As history shows, Parliamentary democracy was first established not through democratic, parliamentary means, but through a victory in armed Cromwellian Revolution. In the United States of America, too, it was armed insurgency that brought about the Republic and so it was in France two decades later. Thus, in reinstating governance by due process, the old, corrupted process has, in some ways at least, to be circumvented so that the creators of the new are not constrained by the corruption of the old.

What makes TV politics dramatic today is not so much the clash between two sides as the sense of history actually being made live, real-time, as fundamental issues of polity and constitutional change are publicly debated 'on air' and explained, frankly and spontaneously, by Ministers in charge of subjects, even as the critics (not necessarily Opposition) challenge and, the nation watches. Deliberative democracy is being taken to new heights in an experiment in transitional politics that the whole world watches.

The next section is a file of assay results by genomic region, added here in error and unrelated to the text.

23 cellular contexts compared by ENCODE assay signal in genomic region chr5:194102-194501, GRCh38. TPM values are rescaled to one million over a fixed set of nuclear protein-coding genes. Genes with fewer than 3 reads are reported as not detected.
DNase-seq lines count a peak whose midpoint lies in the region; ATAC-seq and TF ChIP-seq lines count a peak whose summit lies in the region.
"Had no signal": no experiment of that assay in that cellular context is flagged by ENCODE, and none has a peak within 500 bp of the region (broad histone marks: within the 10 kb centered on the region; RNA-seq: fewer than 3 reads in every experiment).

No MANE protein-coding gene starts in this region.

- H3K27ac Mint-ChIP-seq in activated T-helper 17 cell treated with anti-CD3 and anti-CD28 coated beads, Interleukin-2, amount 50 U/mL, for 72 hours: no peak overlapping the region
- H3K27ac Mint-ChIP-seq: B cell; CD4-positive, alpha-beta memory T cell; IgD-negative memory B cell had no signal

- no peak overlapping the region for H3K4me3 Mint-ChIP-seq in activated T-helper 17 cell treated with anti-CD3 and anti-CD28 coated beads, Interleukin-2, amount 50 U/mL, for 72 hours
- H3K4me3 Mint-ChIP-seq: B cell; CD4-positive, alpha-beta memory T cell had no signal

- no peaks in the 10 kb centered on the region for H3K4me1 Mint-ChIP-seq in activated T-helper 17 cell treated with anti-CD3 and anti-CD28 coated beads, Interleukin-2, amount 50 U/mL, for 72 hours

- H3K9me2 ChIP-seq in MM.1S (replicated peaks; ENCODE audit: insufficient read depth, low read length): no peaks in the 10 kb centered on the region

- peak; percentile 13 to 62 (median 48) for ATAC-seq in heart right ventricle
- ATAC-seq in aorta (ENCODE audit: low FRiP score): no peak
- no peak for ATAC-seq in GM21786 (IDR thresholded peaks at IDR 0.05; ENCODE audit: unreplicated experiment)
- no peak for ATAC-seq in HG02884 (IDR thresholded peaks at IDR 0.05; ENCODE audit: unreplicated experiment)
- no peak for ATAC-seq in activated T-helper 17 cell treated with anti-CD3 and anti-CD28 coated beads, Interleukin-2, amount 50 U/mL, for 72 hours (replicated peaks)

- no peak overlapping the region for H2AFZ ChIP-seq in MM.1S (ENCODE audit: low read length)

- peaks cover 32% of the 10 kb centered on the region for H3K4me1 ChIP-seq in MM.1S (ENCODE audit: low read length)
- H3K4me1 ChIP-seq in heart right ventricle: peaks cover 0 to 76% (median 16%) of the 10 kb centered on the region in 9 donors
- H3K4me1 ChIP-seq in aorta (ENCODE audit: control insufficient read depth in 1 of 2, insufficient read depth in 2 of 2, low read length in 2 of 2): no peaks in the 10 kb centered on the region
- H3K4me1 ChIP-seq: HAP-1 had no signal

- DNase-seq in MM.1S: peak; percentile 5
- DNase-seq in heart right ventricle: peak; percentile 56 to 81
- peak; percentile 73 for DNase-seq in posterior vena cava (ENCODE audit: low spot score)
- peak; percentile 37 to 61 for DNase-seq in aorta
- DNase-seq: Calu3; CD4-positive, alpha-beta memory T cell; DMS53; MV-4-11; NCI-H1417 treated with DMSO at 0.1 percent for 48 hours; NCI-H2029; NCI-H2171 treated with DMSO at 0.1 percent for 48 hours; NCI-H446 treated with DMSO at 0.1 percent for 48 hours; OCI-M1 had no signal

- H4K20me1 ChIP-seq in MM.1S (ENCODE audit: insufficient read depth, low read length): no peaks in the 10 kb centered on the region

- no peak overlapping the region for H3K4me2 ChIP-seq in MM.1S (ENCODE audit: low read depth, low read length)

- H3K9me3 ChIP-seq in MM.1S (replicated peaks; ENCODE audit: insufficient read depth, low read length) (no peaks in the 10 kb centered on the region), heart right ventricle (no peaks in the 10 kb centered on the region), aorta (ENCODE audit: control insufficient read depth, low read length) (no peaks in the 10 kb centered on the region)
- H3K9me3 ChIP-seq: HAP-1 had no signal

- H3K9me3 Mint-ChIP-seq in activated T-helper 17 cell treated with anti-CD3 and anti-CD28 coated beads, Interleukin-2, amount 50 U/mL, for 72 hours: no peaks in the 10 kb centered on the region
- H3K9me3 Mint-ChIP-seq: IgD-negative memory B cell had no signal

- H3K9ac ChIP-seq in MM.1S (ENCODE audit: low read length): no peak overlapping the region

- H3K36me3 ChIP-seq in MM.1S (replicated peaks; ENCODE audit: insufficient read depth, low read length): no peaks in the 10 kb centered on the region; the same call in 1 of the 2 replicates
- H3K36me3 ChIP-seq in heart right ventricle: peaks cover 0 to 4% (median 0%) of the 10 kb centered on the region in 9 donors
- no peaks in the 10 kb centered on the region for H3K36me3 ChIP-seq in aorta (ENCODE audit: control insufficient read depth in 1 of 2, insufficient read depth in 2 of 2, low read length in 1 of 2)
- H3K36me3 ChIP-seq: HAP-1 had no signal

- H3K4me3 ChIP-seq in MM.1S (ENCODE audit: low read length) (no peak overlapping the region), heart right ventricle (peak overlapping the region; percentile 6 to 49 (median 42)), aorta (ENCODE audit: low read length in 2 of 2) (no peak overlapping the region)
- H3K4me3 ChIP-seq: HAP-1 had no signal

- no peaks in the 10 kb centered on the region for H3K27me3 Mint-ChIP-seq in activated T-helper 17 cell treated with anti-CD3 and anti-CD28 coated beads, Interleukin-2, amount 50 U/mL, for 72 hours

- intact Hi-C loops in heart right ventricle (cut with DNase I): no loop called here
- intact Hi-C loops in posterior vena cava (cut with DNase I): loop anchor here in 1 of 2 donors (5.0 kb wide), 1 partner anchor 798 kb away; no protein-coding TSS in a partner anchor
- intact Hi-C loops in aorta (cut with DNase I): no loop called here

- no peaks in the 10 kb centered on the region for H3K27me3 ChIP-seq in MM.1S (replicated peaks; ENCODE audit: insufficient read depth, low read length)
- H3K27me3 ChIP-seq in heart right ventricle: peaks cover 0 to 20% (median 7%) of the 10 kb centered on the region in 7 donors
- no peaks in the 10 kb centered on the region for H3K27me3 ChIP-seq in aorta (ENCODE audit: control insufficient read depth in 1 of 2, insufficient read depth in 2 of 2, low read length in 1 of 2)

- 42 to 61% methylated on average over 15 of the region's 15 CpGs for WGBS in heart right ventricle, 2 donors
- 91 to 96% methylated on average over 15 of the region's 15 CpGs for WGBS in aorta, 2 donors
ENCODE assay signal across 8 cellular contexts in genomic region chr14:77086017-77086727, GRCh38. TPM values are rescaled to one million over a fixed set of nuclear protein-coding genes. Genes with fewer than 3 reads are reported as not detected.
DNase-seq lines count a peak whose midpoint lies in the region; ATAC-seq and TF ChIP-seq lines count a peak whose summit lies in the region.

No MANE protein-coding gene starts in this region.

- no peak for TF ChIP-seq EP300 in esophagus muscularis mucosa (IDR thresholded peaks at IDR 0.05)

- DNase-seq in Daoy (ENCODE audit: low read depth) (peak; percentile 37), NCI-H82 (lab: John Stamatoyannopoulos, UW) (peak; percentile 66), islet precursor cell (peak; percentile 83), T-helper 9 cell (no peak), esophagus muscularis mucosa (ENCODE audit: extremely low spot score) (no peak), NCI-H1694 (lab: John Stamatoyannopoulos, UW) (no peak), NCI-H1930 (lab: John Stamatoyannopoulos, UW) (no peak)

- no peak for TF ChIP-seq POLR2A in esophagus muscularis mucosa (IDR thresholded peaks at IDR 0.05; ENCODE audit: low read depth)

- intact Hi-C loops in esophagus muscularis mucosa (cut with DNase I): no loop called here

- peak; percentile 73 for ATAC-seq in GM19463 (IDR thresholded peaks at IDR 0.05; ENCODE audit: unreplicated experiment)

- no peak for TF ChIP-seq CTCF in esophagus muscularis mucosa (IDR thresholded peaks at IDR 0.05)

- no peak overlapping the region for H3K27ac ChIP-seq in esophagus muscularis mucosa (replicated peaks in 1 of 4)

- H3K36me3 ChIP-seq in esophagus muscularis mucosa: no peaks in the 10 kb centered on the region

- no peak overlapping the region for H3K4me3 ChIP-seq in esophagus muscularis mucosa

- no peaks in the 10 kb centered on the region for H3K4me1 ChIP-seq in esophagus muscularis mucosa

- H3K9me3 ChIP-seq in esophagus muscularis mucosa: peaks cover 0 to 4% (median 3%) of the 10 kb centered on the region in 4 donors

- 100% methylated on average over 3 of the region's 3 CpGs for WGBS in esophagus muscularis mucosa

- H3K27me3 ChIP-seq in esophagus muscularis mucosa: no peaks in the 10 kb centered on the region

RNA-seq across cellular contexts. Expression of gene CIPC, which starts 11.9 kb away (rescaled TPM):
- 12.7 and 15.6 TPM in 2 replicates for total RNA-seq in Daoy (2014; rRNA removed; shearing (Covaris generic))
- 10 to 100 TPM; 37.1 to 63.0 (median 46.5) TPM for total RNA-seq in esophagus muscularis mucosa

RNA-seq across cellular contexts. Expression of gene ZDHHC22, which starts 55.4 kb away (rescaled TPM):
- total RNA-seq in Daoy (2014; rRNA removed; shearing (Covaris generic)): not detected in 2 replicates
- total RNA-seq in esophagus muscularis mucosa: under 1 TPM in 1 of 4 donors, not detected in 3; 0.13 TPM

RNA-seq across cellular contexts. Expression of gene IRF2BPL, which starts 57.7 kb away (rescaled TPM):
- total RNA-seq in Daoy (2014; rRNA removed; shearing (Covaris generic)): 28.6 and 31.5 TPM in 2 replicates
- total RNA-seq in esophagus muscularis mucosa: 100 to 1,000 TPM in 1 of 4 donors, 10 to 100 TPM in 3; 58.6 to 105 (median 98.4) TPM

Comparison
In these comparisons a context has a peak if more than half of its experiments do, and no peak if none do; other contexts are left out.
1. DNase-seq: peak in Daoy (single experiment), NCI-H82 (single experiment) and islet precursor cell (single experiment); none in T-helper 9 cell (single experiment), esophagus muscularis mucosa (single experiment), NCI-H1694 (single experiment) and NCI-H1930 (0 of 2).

Rather than just a two-sided dynamic, politics and governance in Sri Lanka today is multi-lateral and gloriously pluralistic. Even Somavansa Amarasinghe's one person breakaway adds to the ingredients of the dish of a new form of parliamentary democracy. And the promise of a national government post-election must be fulfilled so that this phase of political re-construction can be completed in full.

The main parties in government must, therefore, continue in this spirit of collaborative and deliberative governance so that this special moment in our history is not too spoilt by the hang-ups of old style politics which puts party (or, just family) and self above nation and State.